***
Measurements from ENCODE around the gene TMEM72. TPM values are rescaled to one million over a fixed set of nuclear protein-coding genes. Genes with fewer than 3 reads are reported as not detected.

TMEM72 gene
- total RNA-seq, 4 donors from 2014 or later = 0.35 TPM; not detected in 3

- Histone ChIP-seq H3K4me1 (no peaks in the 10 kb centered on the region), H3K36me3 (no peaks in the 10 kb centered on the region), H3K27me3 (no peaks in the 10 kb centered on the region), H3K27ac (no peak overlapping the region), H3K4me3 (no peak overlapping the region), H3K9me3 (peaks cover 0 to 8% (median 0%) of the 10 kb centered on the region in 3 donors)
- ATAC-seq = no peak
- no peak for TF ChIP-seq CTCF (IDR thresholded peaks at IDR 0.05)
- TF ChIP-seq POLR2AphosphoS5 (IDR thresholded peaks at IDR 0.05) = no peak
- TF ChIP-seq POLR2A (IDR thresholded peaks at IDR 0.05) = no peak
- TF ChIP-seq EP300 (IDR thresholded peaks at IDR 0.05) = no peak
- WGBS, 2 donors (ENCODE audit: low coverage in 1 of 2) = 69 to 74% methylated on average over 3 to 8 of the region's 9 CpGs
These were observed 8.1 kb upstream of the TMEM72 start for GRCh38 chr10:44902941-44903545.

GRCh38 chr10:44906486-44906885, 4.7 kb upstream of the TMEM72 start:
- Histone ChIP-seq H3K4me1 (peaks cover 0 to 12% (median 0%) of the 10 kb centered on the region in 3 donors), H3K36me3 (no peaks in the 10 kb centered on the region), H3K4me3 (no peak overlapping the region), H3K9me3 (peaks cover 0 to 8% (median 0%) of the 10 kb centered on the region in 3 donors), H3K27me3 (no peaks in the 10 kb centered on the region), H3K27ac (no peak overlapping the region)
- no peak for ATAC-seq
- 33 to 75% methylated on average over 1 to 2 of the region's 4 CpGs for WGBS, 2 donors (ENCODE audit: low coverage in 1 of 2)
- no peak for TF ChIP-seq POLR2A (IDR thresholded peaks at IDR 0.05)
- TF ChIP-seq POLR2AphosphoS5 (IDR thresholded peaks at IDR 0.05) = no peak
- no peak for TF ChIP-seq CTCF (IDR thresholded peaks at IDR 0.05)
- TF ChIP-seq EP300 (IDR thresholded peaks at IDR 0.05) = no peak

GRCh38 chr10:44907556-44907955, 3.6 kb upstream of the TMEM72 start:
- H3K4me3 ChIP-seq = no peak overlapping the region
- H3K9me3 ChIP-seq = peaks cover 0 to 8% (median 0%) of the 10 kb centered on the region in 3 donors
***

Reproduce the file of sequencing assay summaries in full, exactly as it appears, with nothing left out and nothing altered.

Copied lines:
Measurements from ENCODE around the gene TMEM72. TPM values are rescaled to one million over a fixed set of nuclear protein-coding genes. Genes with fewer than 3 reads are reported as not detected.

TMEM72 gene
- total RNA-seq, 4 donors from 2014 or later = 0.35 TPM; not detected in 3

- Histone ChIP-seq H3K4me1 (no peaks in the 10 kb centered on the region), H3K36me3 (no peaks in the 10 kb centered on the region), H3K27me3 (no peaks in the 10 kb centered on the region), H3K27ac (no peak overlapping the region), H3K4me3 (no peak overlapping the region), H3K9me3 (peaks cover 0 to 8% (median 0%) of the 10 kb centered on the region in 3 donors)
- ATAC-seq = no peak
- no peak for TF ChIP-seq CTCF (IDR thresholded peaks at IDR 0.05)
- TF ChIP-seq POLR2AphosphoS5 (IDR thresholded peaks at IDR 0.05) = no peak
- TF ChIP-seq POLR2A (IDR thresholded peaks at IDR 0.05) = no peak
- TF ChIP-seq EP300 (IDR thresholded peaks at IDR 0.05) = no peak
- WGBS, 2 donors (ENCODE audit: low coverage in 1 of 2) = 69 to 74% methylated on average over 3 to 8 of the region's 9 CpGs
These were observed 8.1 kb upstream of the TMEM72 start for GRCh38 chr10:44902941-44903545.

GRCh38 chr10:44906486-44906885, 4.7 kb upstream of the TMEM72 start:
- Histone ChIP-seq H3K4me1 (peaks cover 0 to 12% (median 0%) of the 10 kb centered on the region in 3 donors), H3K36me3 (no peaks in the 10 kb centered on the region), H3K4me3 (no peak overlapping the region), H3K9me3 (peaks cover 0 to 8% (median 0%) of the 10 kb centered on the region in 3 donors), H3K27me3 (no peaks in the 10 kb centered on the region), H3K27ac (no peak overlapping the region)
- no peak for ATAC-seq
- 33 to 75% methylated on average over 1 to 2 of the region's 4 CpGs for WGBS, 2 donors (ENCODE audit: low coverage in 1 of 2)
- no peak for TF ChIP-seq POLR2A (IDR thresholded peaks at IDR 0.05)
- TF ChIP-seq POLR2AphosphoS5 (IDR thresholded peaks at IDR 0.05) = no peak
- no peak for TF ChIP-seq CTCF (IDR thresholded peaks at IDR 0.05)
- TF ChIP-seq EP300 (IDR thresholded peaks at IDR 0.05) = no peak

GRCh38 chr10:44907556-44907955, 3.6 kb upstream of the TMEM72 start:
- H3K4me3 ChIP-seq = no peak overlapping the region
- H3K9me3 ChIP-seq = peaks cover 0 to 8% (median 0%) of the 10 kb centered on the region in 3 donors